In the era of cheap and powerful commodity servers, it may seem odd that some believe the era of big data may require moving on from the PC world -- and into new computing platforms that are better suited to deal with big data's specific needs.
Dexter Henderson is Vice President and Business Line Executive for Power Systems at IBM. His essay in this week's New Tech Forum explains why he believes that commodity servers aren't up to snuff for big data, and enterprise-grade servers are the way forward. -- Paul Venezia
Embracing big data means leaving old technology behind
As organizations struggle to keep pace with the changes wrought by big data, choosing the right server technology becomes ever more important. Big data is spurring an evolution of complex analytics and cognitive computing that require architectures that can do multiple tasks simultaneously, efficiently, and affordably. Servers that are built from the ground up with big data in mind are better equipped to handle new workloads than servers not optimized for the task.
The Internet of things, where intelligent devices equipped with sensors collect and transmit gobs of data, is forcing enterprises to chart their course from big data to big insights to gain competitive advantage. This journey includes supporting terabytes of streaming data sets from a variety of devices -- and analyzing those oceans of data in the context of domain knowledge in real time.
The four big data activities of gather, connect, reason, and adapt will be the keys to driving business value in the next decade, as organizations recognize the strategic importance of big data insights.
As the big data trend accelerates, complex analytics workloads will become increasingly common in both large and midsize businesses. In a survey done by Gabriel Consulting Group, big data users were asked what type of workloads they were using. Not surprisingly, MapReduce workloads ranked dead last -- with enterprise analytics, complex event processing, visualization, and data mining ranking higher.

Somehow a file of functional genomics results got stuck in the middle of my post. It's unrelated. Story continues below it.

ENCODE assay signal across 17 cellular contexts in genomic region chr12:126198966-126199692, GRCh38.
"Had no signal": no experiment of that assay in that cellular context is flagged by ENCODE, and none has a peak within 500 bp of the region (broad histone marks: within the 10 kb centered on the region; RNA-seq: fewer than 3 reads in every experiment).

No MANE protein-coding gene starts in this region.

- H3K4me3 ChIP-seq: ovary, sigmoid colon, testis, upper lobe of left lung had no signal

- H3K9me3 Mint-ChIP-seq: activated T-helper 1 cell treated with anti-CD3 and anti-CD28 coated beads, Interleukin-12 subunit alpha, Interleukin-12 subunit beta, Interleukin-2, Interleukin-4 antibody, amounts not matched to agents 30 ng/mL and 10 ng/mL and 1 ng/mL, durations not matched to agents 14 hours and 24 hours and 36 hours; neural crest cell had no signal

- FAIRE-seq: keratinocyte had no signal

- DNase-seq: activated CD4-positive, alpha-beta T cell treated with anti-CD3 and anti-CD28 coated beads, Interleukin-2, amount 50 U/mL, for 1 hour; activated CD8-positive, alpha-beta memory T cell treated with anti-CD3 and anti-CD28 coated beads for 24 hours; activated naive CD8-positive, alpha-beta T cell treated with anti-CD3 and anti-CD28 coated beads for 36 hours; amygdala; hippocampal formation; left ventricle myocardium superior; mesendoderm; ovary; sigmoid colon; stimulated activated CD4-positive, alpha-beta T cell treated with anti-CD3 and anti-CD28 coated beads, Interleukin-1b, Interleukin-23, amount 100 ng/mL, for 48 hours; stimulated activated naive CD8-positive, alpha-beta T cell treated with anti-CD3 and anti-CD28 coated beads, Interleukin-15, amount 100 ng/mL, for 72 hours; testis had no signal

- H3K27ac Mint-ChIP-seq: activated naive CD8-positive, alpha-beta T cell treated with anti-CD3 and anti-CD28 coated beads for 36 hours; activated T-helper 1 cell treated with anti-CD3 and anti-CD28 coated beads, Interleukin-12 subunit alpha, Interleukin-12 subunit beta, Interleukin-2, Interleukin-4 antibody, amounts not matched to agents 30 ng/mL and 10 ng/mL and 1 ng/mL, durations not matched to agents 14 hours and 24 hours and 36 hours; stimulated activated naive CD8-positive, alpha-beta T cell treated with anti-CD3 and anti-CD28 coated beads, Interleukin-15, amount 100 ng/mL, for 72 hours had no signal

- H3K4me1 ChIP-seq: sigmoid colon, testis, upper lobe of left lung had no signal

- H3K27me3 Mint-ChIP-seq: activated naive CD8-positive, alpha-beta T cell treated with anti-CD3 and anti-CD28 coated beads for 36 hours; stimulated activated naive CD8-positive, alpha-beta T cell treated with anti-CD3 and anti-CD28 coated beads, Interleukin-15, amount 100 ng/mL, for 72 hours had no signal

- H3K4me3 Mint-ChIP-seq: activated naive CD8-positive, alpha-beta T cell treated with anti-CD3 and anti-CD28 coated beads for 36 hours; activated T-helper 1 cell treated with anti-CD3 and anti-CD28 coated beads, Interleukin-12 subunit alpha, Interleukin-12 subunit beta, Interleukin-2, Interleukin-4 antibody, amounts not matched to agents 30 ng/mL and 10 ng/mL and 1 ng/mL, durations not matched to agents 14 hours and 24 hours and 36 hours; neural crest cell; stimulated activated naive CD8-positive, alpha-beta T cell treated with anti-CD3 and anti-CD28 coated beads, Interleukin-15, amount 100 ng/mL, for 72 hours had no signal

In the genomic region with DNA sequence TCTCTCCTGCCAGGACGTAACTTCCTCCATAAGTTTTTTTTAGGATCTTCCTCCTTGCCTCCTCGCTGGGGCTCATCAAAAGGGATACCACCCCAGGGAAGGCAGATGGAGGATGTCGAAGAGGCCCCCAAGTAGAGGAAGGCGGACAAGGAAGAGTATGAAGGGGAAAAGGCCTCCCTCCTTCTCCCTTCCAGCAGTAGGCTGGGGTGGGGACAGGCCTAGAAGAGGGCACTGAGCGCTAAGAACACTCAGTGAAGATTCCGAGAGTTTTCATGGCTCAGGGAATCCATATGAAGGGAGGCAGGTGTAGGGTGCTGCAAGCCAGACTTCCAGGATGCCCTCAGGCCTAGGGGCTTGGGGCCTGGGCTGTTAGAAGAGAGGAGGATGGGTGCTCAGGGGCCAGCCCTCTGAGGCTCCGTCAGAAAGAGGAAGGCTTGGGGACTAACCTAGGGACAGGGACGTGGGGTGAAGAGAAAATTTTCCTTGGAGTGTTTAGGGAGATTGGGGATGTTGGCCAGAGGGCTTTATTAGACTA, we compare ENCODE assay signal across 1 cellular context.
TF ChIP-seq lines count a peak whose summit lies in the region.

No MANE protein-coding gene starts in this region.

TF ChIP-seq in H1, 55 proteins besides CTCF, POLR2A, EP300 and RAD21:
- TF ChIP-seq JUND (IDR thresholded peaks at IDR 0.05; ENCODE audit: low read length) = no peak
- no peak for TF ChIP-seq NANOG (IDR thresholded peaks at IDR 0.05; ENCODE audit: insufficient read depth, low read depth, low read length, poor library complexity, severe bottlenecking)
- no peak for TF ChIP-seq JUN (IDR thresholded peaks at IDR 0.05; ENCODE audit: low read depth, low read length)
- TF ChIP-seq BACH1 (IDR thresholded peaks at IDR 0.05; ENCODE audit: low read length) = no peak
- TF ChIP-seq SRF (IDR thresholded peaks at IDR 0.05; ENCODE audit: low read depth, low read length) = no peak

A number of organizations have been trying to address emerging big data workloads with static data analysis models and multimachine server architectures with low throughput and high latency. What organizations really need is a new software and hardware environment that takes into consideration the new nature of these workloads, as well as data scale, and supports high compute intensity, data parallelism, data pipelining, and real-time analytic processing of data in motion.
Enterprise analytics/big data workloads are becoming increasingly compute-intensive, sharing common ground with scientific and technical computing applications. The amount of data and processing involved requires these workloads to use clusters of small systems running highly parallel code in order to handle the workload at a reasonable cost and timeframe.
Some believe that high levels of software customization in a distributed server environment is the answer to the problem. Instead, this often leads to wasted and unused resources, built-in inefficiencies, energy and floor space concerns, security issues, high software license costs, and maintenance nightmares.